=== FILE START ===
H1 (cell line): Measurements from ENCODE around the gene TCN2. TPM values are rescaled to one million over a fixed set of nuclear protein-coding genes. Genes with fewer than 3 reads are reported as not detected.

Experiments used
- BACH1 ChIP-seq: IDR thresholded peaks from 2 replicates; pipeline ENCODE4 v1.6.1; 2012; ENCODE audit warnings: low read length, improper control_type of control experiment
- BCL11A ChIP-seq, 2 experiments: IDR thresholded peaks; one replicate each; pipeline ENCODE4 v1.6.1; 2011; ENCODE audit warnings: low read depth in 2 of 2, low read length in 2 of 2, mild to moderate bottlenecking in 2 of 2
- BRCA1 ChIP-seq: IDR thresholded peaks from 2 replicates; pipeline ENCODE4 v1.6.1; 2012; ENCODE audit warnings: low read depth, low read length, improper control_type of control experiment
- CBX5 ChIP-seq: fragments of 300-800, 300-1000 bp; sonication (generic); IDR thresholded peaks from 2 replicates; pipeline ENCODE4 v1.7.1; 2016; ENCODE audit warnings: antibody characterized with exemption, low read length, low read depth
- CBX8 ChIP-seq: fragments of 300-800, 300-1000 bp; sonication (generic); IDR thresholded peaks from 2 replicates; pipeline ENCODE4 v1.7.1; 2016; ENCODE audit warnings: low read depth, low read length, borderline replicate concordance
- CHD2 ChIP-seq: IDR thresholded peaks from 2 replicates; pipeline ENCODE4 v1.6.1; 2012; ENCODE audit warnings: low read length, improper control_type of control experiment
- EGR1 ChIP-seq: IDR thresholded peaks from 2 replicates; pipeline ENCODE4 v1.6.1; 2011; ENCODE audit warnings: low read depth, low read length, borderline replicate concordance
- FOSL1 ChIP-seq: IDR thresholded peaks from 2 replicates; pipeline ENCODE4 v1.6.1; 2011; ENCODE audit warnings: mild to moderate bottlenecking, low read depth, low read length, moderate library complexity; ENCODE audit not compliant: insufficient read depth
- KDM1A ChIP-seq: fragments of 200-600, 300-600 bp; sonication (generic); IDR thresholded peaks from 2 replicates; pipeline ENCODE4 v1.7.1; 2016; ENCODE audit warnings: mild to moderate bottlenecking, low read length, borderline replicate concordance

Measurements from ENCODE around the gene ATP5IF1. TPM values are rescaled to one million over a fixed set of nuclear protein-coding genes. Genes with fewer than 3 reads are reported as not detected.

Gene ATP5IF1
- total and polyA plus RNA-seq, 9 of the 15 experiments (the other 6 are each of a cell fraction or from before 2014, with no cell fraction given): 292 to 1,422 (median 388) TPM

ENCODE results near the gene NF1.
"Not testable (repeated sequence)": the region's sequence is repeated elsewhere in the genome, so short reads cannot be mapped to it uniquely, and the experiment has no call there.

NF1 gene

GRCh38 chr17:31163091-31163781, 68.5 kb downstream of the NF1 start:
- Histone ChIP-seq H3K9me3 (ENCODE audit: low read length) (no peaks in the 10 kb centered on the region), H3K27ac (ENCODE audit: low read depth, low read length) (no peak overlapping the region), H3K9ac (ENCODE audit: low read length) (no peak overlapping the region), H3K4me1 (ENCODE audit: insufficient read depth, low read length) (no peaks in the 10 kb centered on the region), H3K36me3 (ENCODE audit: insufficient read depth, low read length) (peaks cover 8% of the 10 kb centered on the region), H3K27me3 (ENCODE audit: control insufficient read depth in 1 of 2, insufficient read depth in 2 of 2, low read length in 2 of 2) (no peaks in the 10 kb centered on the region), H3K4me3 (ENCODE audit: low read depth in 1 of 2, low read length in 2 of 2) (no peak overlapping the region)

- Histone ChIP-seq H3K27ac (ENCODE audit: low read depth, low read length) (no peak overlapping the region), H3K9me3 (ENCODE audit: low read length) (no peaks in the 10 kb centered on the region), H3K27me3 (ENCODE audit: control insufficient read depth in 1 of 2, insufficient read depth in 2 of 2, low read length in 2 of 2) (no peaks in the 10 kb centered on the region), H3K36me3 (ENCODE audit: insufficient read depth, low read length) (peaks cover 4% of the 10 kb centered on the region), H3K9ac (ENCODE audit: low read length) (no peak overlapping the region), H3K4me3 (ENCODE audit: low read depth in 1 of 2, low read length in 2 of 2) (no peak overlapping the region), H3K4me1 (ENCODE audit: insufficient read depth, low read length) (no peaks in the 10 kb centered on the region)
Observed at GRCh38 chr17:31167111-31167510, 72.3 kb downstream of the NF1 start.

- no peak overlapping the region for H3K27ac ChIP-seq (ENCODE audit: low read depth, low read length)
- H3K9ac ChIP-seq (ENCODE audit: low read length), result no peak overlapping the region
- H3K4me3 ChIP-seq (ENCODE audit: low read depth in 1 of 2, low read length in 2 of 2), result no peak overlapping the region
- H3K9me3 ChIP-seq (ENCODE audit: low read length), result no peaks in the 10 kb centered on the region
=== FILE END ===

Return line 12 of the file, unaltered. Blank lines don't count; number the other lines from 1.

Measurements from ENCODE around the gene ATP5IF1. TPM values are rescaled to one million over a fixed set of nuclear protein-coding genes. Genes with fewer than 3 reads are reported as not detected.